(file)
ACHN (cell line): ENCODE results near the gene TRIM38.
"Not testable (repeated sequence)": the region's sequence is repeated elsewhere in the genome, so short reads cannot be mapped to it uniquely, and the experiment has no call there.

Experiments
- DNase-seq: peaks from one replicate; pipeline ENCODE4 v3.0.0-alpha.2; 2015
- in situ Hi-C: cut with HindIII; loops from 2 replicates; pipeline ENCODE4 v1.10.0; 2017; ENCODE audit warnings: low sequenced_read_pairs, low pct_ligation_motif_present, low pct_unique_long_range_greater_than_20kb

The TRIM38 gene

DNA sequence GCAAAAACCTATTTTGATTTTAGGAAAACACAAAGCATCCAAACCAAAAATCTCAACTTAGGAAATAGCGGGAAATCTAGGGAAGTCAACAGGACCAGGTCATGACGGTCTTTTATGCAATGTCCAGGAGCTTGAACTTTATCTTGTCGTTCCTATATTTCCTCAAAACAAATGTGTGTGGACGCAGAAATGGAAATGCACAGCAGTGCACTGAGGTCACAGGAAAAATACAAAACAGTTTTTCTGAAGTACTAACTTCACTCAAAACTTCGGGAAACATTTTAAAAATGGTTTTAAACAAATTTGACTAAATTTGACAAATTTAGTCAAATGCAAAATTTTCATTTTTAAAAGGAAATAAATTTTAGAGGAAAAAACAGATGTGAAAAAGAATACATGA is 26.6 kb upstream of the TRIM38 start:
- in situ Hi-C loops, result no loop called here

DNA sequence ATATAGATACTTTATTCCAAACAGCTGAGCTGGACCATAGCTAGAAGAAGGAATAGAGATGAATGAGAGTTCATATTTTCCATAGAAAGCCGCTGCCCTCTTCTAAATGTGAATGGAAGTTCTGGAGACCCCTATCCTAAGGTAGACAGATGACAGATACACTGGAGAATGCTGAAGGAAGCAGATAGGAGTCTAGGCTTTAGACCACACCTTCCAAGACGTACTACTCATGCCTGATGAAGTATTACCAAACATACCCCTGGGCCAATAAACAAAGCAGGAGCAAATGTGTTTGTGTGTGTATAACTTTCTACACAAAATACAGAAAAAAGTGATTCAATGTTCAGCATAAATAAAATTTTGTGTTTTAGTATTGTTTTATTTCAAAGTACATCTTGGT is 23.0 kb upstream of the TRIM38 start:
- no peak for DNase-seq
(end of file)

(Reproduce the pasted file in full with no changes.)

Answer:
ACHN (cell line): ENCODE results near the gene TRIM38.
"Not testable (repeated sequence)": the region's sequence is repeated elsewhere in the genome, so short reads cannot be mapped to it uniquely, and the experiment has no call there.

Experiments
- DNase-seq: peaks from one replicate; pipeline ENCODE4 v3.0.0-alpha.2; 2015
- in situ Hi-C: cut with HindIII; loops from 2 replicates; pipeline ENCODE4 v1.10.0; 2017; ENCODE audit warnings: low sequenced_read_pairs, low pct_ligation_motif_present, low pct_unique_long_range_greater_than_20kb

The TRIM38 gene

DNA sequence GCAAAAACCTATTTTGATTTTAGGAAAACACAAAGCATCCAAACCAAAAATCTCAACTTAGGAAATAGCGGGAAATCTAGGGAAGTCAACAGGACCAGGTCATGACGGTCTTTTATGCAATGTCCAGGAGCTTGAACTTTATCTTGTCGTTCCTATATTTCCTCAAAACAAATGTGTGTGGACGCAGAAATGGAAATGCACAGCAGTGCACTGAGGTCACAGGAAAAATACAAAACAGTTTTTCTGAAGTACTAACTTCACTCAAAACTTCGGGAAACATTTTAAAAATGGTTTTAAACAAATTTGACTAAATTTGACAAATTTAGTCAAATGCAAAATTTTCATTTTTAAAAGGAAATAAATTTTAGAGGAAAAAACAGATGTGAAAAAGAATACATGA is 26.6 kb upstream of the TRIM38 start:
- in situ Hi-C loops, result no loop called here

DNA sequence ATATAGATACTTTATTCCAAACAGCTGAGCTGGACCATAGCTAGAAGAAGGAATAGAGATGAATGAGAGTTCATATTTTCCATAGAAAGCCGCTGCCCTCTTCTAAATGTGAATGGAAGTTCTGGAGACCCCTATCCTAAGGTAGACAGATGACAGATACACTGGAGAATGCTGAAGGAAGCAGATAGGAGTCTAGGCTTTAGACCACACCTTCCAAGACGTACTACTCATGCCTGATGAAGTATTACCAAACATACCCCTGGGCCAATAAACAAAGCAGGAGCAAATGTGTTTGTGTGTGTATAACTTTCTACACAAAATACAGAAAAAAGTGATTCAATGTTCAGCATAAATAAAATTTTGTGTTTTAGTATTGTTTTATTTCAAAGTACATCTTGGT is 23.0 kb upstream of the TRIM38 start:
- no peak for DNase-seq